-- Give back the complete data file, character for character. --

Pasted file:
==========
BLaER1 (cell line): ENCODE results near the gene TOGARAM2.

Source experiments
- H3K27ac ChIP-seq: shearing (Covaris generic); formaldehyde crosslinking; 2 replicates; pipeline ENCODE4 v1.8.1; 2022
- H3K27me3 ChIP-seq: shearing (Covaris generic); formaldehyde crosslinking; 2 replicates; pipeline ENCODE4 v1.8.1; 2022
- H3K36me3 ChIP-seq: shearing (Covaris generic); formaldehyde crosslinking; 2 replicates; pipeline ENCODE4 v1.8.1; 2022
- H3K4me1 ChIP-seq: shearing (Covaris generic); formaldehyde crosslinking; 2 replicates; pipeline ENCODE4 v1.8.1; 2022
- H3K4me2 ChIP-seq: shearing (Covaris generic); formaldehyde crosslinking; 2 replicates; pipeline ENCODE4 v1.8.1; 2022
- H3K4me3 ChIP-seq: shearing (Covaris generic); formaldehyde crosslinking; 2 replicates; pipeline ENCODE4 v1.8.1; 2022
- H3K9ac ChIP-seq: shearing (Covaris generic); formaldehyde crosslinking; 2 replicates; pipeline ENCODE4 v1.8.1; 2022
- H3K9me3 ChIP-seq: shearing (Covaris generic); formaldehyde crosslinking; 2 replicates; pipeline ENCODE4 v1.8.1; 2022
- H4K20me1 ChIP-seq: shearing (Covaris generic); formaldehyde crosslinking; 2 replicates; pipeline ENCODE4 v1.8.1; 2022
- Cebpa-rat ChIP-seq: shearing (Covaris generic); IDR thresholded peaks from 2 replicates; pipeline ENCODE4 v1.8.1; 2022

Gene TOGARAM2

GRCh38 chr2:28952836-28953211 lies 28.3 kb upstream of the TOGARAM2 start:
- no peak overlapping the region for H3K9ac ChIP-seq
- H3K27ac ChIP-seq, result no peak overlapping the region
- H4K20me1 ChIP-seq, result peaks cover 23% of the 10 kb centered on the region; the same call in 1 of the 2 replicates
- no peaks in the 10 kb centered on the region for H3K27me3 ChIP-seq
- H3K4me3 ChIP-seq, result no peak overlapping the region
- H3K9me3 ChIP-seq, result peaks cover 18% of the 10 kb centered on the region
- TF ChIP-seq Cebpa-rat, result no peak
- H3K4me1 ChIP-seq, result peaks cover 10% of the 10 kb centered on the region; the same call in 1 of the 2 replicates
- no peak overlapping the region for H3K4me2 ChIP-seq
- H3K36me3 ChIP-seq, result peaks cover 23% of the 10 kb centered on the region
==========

BLaER1 (cell line): ENCODE results near the gene TOGARAM2.

Source experiments
- H3K27ac ChIP-seq: shearing (Covaris generic); formaldehyde crosslinking; 2 replicates; pipeline ENCODE4 v1.8.1; 2022
- H3K27me3 ChIP-seq: shearing (Covaris generic); formaldehyde crosslinking; 2 replicates; pipeline ENCODE4 v1.8.1; 2022
- H3K36me3 ChIP-seq: shearing (Covaris generic); formaldehyde crosslinking; 2 replicates; pipeline ENCODE4 v1.8.1; 2022
- H3K4me1 ChIP-seq: shearing (Covaris generic); formaldehyde crosslinking; 2 replicates; pipeline ENCODE4 v1.8.1; 2022
- H3K4me2 ChIP-seq: shearing (Covaris generic); formaldehyde crosslinking; 2 replicates; pipeline ENCODE4 v1.8.1; 2022
- H3K4me3 ChIP-seq: shearing (Covaris generic); formaldehyde crosslinking; 2 replicates; pipeline ENCODE4 v1.8.1; 2022
- H3K9ac ChIP-seq: shearing (Covaris generic); formaldehyde crosslinking; 2 replicates; pipeline ENCODE4 v1.8.1; 2022
- H3K9me3 ChIP-seq: shearing (Covaris generic); formaldehyde crosslinking; 2 replicates; pipeline ENCODE4 v1.8.1; 2022
- H4K20me1 ChIP-seq: shearing (Covaris generic); formaldehyde crosslinking; 2 replicates; pipeline ENCODE4 v1.8.1; 2022
- Cebpa-rat ChIP-seq: shearing (Covaris generic); IDR thresholded peaks from 2 replicates; pipeline ENCODE4 v1.8.1; 2022

Gene TOGARAM2

GRCh38 chr2:28952836-28953211 lies 28.3 kb upstream of the TOGARAM2 start:
- no peak overlapping the region for H3K9ac ChIP-seq
- H3K27ac ChIP-seq, result no peak overlapping the region
- H4K20me1 ChIP-seq, result peaks cover 23% of the 10 kb centered on the region; the same call in 1 of the 2 replicates
- no peaks in the 10 kb centered on the region for H3K27me3 ChIP-seq
- H3K4me3 ChIP-seq, result no peak overlapping the region
- H3K9me3 ChIP-seq, result peaks cover 18% of the 10 kb centered on the region
- TF ChIP-seq Cebpa-rat, result no peak
- H3K4me1 ChIP-seq, result peaks cover 10% of the 10 kb centered on the region; the same call in 1 of the 2 replicates
- no peak overlapping the region for H3K4me2 ChIP-seq
- H3K36me3 ChIP-seq, result peaks cover 23% of the 10 kb centered on the region